AFRICA – CDC Group, the UK’s development finance institution and impact investor, has committed an additional US$100 million commitment to its existing master risk participation agreement with Standard Chartered.

This new commitment comes at a particularly challenging time as the COVID-19 pandemic has created severe liquidity pressures for banks and businesses across Africa and South Asia, exacerbating the existing pressure on trade finance availability as international banks limit their risk appetite.

In this context, development finance institution capital becomes even more critical to maintain trade flows and support economic growth.

“We continue to ramp up our trade finance programme as part of CDC’s “Strengthen” pillar response to COVID-19,” Admir Imami, Director, Head of Trade & Supply Chain Finance, CDC, said.

“This investment will help protect jobs, support economic growth and ensure vital goods get to those most in need.”

James Duddridge – Minister for Economic Development, FCDO

“Our partnership with Standard Chartered Bank will support vital trade and supply chains in sub-Saharan Africa and South Asia, thereby protecting jobs and economic growth. Our trade finance programme aims to alleviate poverty, and ensure vital goods get to those that need it most across our markets.”

According to Africa Global Funds, the increase in commitment will provide Standard Chartered with systemic liquidity to directly support trade lines to local banks across South Asia and sub-Saharan Africa.

The capital will be channelled into some of Africa’s most fragile countries and will address major challenges in the food & agriculture and healthcare sectors as they benefit from preferential terms.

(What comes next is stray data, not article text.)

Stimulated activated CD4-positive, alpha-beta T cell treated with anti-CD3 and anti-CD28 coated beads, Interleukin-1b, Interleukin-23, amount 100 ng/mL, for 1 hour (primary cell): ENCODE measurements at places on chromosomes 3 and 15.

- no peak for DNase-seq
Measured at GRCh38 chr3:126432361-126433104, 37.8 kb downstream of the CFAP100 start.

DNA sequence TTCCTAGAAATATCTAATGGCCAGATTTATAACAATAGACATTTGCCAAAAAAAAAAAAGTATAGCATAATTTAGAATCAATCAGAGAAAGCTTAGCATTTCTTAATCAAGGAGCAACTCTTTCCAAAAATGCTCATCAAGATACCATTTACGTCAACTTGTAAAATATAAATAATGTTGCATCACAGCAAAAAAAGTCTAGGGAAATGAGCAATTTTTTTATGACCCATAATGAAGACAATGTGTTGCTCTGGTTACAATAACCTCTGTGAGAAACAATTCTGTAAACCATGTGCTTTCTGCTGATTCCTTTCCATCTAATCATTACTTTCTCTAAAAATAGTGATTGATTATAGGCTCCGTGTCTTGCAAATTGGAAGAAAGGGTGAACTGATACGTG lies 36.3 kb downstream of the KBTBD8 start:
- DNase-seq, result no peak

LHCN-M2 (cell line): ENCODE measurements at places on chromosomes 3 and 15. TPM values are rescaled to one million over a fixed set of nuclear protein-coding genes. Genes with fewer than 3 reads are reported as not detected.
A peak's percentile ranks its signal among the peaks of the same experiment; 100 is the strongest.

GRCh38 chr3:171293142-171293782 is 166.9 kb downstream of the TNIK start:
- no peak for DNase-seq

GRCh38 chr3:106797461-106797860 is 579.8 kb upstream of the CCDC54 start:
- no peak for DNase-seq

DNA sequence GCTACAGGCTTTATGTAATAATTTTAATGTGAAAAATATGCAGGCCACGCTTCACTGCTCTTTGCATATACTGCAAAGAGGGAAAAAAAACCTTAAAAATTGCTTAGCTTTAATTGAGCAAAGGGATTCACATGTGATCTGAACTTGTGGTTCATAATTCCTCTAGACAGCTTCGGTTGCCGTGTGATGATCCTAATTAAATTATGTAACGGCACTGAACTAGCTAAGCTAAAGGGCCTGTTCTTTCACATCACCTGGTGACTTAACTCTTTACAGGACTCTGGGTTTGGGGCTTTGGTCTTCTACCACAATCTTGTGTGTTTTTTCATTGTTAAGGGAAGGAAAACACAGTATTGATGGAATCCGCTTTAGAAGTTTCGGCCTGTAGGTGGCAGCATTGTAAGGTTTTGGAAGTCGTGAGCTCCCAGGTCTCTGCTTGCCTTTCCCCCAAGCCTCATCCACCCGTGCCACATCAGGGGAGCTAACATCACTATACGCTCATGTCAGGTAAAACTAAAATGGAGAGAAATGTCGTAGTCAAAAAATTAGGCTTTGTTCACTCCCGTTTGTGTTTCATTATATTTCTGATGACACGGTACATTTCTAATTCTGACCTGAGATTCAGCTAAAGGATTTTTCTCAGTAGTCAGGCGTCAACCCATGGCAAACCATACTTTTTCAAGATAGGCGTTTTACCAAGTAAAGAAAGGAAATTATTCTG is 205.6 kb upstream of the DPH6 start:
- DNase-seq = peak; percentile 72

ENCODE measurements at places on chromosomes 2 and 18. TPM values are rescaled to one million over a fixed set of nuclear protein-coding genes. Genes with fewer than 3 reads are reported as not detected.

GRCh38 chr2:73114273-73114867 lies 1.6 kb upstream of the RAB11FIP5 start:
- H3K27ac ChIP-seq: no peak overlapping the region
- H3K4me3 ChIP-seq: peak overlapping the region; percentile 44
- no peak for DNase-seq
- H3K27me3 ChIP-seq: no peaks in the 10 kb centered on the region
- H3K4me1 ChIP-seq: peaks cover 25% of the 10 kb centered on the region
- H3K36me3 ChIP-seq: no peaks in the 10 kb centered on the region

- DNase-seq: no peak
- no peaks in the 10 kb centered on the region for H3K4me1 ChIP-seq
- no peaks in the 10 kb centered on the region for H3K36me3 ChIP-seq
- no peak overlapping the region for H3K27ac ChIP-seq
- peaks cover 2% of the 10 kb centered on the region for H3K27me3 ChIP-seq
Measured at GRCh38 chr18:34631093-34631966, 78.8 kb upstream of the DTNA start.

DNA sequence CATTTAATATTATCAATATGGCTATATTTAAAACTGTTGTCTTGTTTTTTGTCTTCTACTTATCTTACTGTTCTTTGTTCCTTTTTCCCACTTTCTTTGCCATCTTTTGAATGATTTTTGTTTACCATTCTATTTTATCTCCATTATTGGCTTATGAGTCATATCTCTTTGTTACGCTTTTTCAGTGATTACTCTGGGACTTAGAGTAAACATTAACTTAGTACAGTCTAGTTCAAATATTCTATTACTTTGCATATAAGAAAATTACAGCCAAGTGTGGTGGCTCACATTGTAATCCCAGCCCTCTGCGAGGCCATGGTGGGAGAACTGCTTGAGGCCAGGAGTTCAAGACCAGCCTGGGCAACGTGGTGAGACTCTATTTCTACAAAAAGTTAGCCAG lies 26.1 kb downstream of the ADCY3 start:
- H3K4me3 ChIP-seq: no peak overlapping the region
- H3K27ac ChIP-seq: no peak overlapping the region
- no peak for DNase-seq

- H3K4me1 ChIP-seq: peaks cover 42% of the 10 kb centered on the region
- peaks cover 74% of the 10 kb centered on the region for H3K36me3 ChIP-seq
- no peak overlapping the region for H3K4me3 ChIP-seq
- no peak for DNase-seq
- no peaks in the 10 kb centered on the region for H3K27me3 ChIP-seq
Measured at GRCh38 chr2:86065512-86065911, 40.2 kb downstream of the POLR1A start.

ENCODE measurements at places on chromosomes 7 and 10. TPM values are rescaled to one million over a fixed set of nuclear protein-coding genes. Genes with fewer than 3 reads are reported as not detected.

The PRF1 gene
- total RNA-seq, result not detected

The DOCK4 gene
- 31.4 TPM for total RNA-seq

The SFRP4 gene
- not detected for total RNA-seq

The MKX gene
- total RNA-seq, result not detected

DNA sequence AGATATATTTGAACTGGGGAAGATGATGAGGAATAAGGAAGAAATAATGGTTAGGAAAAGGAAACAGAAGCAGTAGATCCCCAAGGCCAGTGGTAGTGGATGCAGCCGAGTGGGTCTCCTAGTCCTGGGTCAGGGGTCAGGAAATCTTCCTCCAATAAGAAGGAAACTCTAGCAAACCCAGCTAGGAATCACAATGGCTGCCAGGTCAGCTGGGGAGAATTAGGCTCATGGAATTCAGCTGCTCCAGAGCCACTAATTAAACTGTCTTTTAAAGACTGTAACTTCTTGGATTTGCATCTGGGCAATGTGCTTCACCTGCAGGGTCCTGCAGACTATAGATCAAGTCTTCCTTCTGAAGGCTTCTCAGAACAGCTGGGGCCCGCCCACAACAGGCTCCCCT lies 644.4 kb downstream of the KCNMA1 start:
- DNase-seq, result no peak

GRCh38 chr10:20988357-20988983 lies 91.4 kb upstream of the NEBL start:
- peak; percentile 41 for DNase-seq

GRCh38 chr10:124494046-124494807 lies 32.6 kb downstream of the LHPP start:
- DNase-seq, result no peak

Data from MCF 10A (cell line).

“We are delighted to partner with CDC on this initiative, which will enable us to support business sectors across sub-Saharan Africa and South Asia that are impacted by COVID-19, as well as provide them with the much-needed access to trade finance in these challenging times,”  Nicolas Langlois, Global Head, Trade Distribution, Standard Chartered, said.

“This is not only testament to our commitment to be there for good for our clients and the community, but more importantly, to continue to play a role in facilitating trade flows for businesses that are the life-blood of their local economies.

This deepening partnership between CDC and Standard Chartered demonstrates the need to channel more trade finance towards vulnerable countries most affected by the impacts of the crisis, as well as support sectors that are critical to serving people’s basic needs.

“As we work to support global economic recovery from Covid-19, this additional US$100m through the CDC and Standard Chartered partnership will be critical for many businesses in sub-Saharan Africa and South Asia,” James Duddridge, FCDO Minister for Economic Development, said.

“This investment will help protect jobs, support economic growth and ensure vital goods get to those most in need.”

The new commitment further strengthens CDC’s long standing relationship with Standard Chartered, marking a key milestone in the partnership, and contributes to two of the United Nations’ Sustainable Development Goals: Zero Hunger (SDG 2) and Decent Work and Economic Growth (SDG 8).

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